I was looking through Blood and Gold, another Anne Rice vampire book, for bits about another female vampire I like, who is of course swiftly killed and her girlfriend isn't mad at all and hooks up with one of the protags who does it, and...I knew it was the story of Marius, and told in first-person, like all her novels. What I didn't realize is that, like Blackwood Farm, it's him telling a story to another person. Come to think of it, I think her book Servant of the Bones (not a vampire or witch book, I think it predates them) is as well. She really needs to find a framing device more suited to her style. That said, a friend pointed out that this is a common trope in Gothic fiction, such as Frankenstein. I think I tend to be more critical of things written in the modern era and give older things a pass because they're "classic" in my mind.
I also just want to remind everybody that this story is set in New Orleans, but that only non-white characters are the black staff who work for the wealthy white family of the main character. Who work FOR FREE for this wealthy white family out on their OLD SOUTHERN MANOR just because they enjoy it so much. And do not get to actually live in this manor themselves, but a bungalow on the grounds which is filled with secondhand no-longer-wanted furniture from the manor once the white folks are done with it. And these people are supposedly so "rich" they don't have to work, it's just they LOVE it so much that their entire aspiration in life seems to be serving these white people, to the point they will live on these manor grounds (but again, not in the manor itself with the white family) miles away from anyone else. And they may be "rich" but still use the secondhand furniture and wear secondhand clothing from their white employers.
And this is all presented as being hunky-dory, and that's apparently not something Anne Rice thought was problematic for a second. And this woman, mind you, considers herself an enlightened liberal progressive person.
Oh yeah, and the oldest son/heir of this family is sleeping with one of the staff members sexually, because that sure doesn't conjure up any shitty historical abuses of black slaves and servant women by male masters (though it is iffy on her part too given their age gap, Quinn being a teenager, and the fact she'd have literally helped raise him from infancy) and sleeps literally with an elderly staff member as a sort of stuffed animal or bed warmer (which would be bizarre even without the racial issues, srsly wtf is up with this). This goes on into his teenage years, and is currently still going on at the age of eighteen, and when the elderly woman dies, he tells the next eldest woman on staff to take her place, which she does, because black women are just interchangeable furniture I suppose.
None of this is relevant to the following chapter, I just wanted to note it all again because god it still just blows my mind, and it blows my mind even more I've never seen this discussed or called out EVER.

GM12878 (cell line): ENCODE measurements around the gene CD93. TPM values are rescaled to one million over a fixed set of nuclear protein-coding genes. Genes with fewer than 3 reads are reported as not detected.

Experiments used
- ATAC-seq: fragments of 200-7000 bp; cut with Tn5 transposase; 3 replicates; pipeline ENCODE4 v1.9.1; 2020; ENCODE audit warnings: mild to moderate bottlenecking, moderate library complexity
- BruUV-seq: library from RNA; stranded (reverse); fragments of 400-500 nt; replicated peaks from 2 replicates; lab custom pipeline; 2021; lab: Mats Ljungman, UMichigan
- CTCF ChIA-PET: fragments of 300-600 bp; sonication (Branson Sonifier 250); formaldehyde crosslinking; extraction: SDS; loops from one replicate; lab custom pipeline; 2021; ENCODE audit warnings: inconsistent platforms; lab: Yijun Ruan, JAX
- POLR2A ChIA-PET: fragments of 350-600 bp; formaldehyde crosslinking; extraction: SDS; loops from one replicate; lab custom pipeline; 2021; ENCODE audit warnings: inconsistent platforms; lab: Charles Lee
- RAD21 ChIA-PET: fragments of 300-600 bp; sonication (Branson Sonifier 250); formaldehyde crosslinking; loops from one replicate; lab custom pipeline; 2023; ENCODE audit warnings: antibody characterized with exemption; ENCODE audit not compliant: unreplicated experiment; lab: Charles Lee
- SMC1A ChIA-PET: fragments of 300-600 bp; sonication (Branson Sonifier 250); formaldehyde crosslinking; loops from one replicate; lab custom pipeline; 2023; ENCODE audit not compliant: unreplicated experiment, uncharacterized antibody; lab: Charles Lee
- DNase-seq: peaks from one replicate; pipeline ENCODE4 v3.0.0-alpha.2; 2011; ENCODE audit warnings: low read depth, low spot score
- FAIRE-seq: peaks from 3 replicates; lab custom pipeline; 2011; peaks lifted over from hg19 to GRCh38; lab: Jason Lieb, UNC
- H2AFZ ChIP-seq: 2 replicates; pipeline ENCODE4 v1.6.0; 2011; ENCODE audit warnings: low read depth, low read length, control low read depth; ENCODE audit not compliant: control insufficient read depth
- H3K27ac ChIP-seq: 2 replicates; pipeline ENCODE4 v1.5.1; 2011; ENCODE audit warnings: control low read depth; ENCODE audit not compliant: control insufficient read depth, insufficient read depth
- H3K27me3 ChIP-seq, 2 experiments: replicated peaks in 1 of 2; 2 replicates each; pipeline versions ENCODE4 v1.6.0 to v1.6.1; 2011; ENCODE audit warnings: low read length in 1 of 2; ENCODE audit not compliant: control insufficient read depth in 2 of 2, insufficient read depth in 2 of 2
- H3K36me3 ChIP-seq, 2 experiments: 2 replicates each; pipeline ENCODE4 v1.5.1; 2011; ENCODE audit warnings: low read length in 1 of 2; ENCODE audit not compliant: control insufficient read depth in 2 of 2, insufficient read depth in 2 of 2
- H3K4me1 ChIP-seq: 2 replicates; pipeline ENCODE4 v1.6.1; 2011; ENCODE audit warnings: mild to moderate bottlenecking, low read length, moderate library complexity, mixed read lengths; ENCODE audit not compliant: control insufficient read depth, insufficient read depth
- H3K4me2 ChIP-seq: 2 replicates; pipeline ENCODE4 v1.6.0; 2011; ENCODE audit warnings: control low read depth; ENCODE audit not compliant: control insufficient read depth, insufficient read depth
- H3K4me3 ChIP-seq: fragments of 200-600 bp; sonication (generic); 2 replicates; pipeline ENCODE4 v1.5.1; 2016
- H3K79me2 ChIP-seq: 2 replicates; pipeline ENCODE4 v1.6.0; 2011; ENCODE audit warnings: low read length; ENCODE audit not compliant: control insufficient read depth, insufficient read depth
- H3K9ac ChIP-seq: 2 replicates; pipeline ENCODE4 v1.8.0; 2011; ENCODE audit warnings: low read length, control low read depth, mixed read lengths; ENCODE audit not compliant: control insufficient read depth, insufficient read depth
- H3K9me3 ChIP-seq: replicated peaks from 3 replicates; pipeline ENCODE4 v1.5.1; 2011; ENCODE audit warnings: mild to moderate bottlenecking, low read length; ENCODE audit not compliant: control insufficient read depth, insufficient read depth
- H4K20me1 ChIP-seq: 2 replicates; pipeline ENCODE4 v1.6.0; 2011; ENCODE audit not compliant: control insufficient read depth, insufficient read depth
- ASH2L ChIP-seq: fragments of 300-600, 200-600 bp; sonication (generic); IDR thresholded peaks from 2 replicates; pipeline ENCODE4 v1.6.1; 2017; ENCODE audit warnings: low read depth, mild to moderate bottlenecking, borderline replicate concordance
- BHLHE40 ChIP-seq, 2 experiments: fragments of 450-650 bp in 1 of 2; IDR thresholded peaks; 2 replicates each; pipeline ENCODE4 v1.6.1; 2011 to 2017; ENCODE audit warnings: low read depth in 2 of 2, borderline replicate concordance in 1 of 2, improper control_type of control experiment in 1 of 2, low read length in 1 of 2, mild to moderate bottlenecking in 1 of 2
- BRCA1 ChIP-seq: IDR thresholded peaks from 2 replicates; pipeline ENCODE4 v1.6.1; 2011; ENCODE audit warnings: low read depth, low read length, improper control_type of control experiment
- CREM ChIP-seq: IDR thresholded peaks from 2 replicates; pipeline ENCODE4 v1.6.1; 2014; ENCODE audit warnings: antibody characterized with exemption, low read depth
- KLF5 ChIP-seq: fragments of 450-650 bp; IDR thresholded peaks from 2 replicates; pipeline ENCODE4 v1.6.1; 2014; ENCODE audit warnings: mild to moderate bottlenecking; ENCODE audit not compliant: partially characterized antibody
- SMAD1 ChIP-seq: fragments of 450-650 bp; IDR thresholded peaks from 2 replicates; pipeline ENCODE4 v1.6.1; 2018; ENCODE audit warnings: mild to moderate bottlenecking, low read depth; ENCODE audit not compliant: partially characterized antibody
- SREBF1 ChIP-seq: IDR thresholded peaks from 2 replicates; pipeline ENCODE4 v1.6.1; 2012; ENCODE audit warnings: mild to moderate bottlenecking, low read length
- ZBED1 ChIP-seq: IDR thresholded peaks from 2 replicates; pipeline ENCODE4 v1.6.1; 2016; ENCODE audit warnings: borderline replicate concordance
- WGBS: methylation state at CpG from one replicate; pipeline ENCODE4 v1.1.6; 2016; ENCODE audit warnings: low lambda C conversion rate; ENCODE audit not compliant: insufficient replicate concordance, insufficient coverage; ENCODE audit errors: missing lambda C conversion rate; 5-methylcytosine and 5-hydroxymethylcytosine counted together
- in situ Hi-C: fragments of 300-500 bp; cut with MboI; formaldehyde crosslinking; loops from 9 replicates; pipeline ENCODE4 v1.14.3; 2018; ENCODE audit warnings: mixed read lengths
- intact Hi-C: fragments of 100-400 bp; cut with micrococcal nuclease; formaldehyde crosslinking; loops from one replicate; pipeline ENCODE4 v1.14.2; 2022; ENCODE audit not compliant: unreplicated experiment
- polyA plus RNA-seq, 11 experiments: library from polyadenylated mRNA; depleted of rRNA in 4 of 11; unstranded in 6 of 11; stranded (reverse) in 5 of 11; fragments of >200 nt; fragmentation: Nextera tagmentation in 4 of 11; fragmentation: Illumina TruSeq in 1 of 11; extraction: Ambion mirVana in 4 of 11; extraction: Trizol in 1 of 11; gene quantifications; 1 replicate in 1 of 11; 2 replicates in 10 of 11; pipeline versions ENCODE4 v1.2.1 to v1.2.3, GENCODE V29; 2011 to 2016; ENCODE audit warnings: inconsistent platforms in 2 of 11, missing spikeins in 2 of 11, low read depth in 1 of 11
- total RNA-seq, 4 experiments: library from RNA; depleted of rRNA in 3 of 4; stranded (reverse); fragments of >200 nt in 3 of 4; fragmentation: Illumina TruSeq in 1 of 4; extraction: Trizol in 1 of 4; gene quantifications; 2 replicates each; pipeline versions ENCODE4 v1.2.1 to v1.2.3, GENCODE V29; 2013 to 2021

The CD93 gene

For the record, I don't think there's any problem writing about bad things, or things you would not want to happen in real life. Heck, I think EVERY story, by nature of the need for conflict, involves something that one wouldn't wish to happen for real, even if it's only an inconvenience. And I also can't support the idea that every protagonist needs to be wholly unproblematic in their views; that's unrealistic and ridiculous for a number of reasons, and I think it actually does more harm than good (promoting the idea that "good" people will just automatically be enlightened and progressive on everything by default) That said, I do think there is a problem when bigoted actions and views are presented utterly uncritically and even positively by the writer, and WHY that is. Like I do not like the idea that the mere presence or acknowledgement of any real-world bigotry or toxicity must be scrubbed from fiction entirely, but I also feel there's got to be a line where you ask "why the fuck are they writing it this way?"
(As a note, this is exempting works like bodice rippers, which are SUPPOSED to be utter fantasies which are largely written BY AND FOR the demographic (women) who would be victimized by those same behaviors in real life. Anyone who knows a thing about the genre knows when they pick it up that this a fantasy made for women who enjoy that, and in no way indicates the writer or reader wants/supports these behaviors in real life. There's just that implicit understanding. I'm talking about works that do not have that implicit understanding, and more like works that, say, would present these dynamics as a realistic healthy real-world romance.)
Anyway, now that I've reminded everybody of the absurd racism going on, we're going to get an entirely DIFFERENT variety of bigoted problematic grossness in...
BLACKWOOD FARM, CHAPTER 32( Read more... )